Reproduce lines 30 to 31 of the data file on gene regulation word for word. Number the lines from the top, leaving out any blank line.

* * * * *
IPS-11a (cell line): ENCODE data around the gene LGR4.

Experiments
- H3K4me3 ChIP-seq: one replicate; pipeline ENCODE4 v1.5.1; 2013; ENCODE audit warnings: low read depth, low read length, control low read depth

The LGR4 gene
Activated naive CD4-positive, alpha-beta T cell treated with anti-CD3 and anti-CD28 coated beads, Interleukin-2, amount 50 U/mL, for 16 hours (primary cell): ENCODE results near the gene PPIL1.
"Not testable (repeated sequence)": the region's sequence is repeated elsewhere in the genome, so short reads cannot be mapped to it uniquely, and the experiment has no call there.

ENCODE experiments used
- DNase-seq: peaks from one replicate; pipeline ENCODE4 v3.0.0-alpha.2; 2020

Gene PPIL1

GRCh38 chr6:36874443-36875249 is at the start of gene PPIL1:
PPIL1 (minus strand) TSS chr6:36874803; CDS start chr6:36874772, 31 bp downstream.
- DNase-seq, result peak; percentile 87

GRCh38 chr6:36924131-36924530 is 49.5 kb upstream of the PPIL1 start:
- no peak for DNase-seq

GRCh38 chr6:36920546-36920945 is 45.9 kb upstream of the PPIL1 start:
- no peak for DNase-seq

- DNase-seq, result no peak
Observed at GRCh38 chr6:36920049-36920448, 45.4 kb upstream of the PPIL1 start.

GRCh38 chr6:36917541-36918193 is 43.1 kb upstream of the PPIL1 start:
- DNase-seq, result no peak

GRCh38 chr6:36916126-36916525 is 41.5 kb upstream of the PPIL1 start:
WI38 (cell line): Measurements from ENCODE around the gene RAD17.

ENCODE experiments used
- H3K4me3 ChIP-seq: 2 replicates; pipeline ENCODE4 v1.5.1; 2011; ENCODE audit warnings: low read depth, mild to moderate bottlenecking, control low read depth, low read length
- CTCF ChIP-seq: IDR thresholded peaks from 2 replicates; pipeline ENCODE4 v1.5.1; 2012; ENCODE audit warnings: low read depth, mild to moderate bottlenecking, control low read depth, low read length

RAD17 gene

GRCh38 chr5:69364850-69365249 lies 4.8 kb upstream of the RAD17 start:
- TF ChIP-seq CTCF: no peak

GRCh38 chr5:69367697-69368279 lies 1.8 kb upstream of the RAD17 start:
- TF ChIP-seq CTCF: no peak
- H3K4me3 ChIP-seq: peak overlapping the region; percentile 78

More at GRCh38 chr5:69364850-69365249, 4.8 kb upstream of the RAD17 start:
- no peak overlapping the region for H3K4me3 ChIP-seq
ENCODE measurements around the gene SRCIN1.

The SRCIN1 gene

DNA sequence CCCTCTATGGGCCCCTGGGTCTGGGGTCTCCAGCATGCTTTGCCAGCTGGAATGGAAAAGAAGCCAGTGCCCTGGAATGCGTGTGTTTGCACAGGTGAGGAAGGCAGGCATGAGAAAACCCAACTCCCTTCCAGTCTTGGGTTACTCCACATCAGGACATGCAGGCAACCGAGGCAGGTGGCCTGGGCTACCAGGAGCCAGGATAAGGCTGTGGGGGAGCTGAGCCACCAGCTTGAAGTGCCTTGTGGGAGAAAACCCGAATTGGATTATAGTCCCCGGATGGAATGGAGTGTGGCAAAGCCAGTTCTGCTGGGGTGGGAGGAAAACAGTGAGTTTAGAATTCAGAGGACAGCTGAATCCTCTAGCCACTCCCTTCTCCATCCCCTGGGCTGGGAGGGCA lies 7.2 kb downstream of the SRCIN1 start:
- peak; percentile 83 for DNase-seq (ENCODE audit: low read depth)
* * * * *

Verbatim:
- TF ChIP-seq CTCF: no peak
- H3K4me3 ChIP-seq: peak overlapping the region; percentile 78